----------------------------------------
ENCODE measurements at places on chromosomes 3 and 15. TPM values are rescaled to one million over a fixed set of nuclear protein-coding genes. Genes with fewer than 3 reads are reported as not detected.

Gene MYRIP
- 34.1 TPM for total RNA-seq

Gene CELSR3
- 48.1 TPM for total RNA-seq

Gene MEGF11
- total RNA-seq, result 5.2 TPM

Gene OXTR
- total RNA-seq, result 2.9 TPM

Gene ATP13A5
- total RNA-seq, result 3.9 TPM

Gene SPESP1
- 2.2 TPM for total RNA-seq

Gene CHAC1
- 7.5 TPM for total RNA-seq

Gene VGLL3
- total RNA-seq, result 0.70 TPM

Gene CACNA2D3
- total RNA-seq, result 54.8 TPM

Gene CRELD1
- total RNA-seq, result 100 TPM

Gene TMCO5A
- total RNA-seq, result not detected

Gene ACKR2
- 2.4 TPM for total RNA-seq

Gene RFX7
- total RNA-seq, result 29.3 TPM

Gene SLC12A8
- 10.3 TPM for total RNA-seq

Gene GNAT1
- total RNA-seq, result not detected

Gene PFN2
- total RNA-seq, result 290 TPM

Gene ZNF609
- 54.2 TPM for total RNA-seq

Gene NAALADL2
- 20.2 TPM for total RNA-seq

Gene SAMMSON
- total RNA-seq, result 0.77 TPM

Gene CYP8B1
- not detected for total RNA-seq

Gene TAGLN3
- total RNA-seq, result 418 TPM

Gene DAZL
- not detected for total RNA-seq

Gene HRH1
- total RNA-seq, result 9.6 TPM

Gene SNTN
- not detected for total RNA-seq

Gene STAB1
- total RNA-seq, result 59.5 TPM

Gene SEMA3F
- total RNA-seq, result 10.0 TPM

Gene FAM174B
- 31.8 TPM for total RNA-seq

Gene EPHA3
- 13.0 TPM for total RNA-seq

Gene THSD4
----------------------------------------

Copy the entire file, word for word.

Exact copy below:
ENCODE measurements at places on chromosomes 3 and 15. TPM values are rescaled to one million over a fixed set of nuclear protein-coding genes. Genes with fewer than 3 reads are reported as not detected.

Gene MYRIP
- 34.1 TPM for total RNA-seq

Gene CELSR3
- 48.1 TPM for total RNA-seq

Gene MEGF11
- total RNA-seq, result 5.2 TPM

Gene OXTR
- total RNA-seq, result 2.9 TPM

Gene ATP13A5
- total RNA-seq, result 3.9 TPM

Gene SPESP1
- 2.2 TPM for total RNA-seq

Gene CHAC1
- 7.5 TPM for total RNA-seq

Gene VGLL3
- total RNA-seq, result 0.70 TPM

Gene CACNA2D3
- total RNA-seq, result 54.8 TPM

Gene CRELD1
- total RNA-seq, result 100 TPM

Gene TMCO5A
- total RNA-seq, result not detected

Gene ACKR2
- 2.4 TPM for total RNA-seq

Gene RFX7
- total RNA-seq, result 29.3 TPM

Gene SLC12A8
- 10.3 TPM for total RNA-seq

Gene GNAT1
- total RNA-seq, result not detected

Gene PFN2
- total RNA-seq, result 290 TPM

Gene ZNF609
- 54.2 TPM for total RNA-seq

Gene NAALADL2
- 20.2 TPM for total RNA-seq

Gene SAMMSON
- total RNA-seq, result 0.77 TPM

Gene CYP8B1
- not detected for total RNA-seq

Gene TAGLN3
- total RNA-seq, result 418 TPM

Gene DAZL
- not detected for total RNA-seq

Gene HRH1
- total RNA-seq, result 9.6 TPM

Gene SNTN
- not detected for total RNA-seq

Gene STAB1
- total RNA-seq, result 59.5 TPM

Gene SEMA3F
- total RNA-seq, result 10.0 TPM

Gene FAM174B
- 31.8 TPM for total RNA-seq

Gene EPHA3
- 13.0 TPM for total RNA-seq

Gene THSD4